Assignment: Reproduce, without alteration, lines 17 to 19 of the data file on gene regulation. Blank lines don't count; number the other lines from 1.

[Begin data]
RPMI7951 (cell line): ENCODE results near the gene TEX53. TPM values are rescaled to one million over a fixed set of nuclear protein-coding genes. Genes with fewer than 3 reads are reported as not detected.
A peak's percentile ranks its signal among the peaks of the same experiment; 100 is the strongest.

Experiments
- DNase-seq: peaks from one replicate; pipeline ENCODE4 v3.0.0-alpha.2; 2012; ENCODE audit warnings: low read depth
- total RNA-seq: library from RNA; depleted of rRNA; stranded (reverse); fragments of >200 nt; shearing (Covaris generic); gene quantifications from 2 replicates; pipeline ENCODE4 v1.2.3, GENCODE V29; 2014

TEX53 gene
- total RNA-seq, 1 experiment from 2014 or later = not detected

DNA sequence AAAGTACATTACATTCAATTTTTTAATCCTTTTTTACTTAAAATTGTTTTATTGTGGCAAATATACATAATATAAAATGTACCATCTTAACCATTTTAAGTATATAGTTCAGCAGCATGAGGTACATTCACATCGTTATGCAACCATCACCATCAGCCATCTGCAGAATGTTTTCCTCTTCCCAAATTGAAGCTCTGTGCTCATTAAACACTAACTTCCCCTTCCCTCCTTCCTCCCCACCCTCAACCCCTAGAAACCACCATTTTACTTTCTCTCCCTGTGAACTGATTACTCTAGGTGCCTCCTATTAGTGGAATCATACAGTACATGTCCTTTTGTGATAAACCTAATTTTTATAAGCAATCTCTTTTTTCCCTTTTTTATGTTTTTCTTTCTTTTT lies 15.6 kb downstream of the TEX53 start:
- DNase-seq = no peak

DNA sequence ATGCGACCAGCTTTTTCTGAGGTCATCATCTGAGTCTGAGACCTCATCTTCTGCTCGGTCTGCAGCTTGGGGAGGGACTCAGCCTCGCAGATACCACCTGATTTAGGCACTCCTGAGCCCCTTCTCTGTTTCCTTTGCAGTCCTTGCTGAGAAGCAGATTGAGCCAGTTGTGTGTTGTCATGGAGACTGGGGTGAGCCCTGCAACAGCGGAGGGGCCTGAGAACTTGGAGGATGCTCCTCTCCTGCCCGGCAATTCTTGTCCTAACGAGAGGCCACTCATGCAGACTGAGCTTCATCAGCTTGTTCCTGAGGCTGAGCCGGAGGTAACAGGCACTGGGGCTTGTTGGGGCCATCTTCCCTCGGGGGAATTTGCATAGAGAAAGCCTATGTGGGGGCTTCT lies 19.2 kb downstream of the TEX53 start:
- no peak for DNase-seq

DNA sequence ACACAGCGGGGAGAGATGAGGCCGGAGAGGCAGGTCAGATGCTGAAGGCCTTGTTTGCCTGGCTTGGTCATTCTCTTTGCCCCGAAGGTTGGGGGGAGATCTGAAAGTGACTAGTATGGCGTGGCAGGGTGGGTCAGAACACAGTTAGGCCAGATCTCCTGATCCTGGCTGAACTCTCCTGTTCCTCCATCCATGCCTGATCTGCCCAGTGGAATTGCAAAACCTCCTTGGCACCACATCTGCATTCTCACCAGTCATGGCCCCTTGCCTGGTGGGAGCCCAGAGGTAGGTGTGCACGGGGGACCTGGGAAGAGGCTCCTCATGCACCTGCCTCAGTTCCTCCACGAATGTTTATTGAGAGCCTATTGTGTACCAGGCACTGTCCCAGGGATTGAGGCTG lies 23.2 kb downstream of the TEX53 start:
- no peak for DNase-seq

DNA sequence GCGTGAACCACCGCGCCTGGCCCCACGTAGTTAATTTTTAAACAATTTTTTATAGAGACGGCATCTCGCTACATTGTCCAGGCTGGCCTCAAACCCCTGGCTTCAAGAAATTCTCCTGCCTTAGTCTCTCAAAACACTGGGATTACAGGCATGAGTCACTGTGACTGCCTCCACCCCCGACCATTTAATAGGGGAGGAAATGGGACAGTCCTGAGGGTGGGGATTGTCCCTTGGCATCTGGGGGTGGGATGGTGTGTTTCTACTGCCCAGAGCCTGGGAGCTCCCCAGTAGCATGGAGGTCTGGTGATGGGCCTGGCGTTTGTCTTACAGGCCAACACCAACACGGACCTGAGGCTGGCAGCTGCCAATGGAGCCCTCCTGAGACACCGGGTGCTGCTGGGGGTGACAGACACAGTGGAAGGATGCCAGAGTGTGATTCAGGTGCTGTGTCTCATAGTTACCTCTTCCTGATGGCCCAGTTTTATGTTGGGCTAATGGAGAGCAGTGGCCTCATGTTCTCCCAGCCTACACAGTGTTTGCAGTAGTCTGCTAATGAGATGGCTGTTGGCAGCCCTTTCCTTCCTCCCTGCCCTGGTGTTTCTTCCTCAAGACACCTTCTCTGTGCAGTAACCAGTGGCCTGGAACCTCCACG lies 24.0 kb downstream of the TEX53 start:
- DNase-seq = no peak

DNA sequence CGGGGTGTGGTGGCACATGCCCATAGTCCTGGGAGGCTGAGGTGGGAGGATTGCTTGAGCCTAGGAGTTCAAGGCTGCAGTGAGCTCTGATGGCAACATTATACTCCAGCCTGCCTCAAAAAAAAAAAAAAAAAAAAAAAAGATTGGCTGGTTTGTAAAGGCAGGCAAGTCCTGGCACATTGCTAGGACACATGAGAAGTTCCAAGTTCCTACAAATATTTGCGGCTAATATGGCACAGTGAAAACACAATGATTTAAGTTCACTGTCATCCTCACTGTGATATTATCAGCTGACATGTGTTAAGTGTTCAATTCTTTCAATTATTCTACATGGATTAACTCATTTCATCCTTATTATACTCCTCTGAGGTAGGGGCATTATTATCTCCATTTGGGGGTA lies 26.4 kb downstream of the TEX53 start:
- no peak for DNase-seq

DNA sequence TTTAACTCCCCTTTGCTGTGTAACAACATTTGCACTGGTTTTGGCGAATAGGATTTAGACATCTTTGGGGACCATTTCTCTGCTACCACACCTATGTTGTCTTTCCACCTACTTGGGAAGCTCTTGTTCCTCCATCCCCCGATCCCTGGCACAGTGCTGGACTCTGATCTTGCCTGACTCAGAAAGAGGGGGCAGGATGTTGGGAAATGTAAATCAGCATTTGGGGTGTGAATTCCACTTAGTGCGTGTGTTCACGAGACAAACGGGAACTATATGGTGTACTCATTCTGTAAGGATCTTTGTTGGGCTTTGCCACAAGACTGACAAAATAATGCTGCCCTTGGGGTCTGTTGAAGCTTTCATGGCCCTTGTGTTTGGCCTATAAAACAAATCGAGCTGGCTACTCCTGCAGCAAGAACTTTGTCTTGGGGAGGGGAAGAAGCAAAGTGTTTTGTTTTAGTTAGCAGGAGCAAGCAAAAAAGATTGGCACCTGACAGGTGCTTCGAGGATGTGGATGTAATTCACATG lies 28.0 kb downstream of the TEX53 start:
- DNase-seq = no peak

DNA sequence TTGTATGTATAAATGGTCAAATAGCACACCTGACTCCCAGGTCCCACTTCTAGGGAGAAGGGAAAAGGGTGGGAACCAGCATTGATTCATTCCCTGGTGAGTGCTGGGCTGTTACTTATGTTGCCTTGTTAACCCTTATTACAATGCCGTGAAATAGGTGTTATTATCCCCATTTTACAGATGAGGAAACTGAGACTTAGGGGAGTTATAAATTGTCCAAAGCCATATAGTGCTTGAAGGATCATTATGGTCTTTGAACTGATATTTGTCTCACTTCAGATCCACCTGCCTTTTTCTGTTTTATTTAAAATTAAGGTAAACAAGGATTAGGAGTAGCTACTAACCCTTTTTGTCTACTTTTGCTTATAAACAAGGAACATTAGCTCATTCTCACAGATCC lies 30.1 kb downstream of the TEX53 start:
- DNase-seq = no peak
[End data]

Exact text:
- no peak for DNase-seq

DNA sequence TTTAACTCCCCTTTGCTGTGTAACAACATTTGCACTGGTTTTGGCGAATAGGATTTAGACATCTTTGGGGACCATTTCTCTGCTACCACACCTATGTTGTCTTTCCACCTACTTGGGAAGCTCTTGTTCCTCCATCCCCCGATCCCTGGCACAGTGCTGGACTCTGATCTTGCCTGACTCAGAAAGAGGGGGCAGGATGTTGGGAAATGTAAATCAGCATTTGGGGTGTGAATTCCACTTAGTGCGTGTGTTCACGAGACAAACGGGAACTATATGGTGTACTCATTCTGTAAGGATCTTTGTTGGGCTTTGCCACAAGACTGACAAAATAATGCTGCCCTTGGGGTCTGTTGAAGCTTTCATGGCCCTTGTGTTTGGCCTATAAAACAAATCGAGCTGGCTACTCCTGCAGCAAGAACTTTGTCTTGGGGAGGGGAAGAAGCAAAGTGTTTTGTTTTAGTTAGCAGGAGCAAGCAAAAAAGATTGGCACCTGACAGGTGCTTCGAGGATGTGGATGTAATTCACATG lies 28.0 kb downstream of the TEX53 start:
- DNase-seq = no peak